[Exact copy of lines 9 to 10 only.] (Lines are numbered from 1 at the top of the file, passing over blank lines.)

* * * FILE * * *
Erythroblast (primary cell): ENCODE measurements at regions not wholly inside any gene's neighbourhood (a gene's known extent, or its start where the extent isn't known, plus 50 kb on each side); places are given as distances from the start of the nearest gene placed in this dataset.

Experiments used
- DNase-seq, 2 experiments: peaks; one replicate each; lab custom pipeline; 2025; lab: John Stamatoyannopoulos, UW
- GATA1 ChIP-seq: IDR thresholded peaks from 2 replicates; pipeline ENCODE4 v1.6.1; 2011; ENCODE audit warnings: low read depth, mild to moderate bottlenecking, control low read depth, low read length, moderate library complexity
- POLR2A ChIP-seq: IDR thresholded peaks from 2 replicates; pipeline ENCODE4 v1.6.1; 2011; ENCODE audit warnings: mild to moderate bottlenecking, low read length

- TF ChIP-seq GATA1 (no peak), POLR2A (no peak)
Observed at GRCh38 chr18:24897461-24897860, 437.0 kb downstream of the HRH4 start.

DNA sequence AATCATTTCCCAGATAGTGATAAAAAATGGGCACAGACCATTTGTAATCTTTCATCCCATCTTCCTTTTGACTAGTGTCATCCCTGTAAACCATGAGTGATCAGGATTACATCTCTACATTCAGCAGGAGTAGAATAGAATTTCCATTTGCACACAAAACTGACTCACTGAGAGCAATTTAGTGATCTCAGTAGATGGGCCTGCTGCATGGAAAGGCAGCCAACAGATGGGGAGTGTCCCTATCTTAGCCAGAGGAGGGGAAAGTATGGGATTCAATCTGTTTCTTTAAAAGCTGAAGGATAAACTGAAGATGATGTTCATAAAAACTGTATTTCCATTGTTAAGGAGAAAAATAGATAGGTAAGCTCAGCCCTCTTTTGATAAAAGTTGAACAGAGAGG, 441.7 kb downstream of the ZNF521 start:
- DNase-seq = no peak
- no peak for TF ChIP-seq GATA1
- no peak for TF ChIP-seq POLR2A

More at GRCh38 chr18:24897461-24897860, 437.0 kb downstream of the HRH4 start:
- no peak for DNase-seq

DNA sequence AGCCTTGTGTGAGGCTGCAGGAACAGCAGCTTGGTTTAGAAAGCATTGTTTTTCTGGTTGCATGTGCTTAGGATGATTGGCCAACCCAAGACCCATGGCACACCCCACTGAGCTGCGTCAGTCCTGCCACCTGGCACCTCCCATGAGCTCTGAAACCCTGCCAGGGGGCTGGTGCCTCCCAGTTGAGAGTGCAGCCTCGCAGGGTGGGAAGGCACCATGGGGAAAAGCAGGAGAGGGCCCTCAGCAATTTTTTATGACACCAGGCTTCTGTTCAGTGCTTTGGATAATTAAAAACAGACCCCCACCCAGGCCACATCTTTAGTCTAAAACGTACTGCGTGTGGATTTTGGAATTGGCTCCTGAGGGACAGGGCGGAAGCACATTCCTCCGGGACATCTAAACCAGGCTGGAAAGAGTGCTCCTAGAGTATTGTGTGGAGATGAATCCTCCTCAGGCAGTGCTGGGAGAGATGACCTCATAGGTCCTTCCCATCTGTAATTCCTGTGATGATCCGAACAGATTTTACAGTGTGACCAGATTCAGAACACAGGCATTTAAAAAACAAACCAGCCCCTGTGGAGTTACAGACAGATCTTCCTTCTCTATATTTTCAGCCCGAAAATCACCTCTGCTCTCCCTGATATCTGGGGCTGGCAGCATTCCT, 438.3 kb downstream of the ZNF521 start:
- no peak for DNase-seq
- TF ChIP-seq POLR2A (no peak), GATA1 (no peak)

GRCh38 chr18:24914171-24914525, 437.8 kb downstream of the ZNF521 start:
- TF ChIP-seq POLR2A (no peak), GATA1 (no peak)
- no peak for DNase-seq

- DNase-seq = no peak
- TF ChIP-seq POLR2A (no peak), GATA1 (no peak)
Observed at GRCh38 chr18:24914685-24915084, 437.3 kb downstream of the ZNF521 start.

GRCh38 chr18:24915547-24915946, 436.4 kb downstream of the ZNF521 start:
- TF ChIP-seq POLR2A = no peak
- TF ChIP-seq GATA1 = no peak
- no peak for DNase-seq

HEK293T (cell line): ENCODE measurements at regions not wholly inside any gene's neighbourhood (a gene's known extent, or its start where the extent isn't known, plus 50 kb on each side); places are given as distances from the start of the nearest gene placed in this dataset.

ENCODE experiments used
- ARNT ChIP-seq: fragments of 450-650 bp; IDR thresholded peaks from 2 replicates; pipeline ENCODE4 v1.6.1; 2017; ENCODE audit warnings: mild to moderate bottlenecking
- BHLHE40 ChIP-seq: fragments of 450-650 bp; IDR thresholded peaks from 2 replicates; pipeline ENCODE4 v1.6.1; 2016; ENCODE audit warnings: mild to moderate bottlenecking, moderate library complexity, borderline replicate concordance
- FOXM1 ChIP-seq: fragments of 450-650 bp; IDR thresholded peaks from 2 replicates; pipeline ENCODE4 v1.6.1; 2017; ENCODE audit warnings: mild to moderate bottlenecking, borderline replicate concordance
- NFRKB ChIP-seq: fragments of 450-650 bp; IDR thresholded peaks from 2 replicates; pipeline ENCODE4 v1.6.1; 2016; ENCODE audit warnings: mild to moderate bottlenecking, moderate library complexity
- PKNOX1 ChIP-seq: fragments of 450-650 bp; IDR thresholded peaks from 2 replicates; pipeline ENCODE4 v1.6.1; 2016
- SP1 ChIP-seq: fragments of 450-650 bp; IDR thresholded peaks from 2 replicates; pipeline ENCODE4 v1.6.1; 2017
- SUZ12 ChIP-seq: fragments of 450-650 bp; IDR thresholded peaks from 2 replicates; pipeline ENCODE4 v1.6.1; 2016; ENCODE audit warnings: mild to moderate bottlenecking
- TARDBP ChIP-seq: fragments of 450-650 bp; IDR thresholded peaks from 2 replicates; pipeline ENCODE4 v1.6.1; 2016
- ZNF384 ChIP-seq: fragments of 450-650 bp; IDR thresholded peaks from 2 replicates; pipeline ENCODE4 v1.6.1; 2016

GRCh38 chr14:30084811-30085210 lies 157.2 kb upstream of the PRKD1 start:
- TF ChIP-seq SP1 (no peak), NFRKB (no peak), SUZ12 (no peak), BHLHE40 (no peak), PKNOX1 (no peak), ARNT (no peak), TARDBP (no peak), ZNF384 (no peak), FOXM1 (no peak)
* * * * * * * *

- DNase-seq = no peak
- no peak for TF ChIP-seq GATA1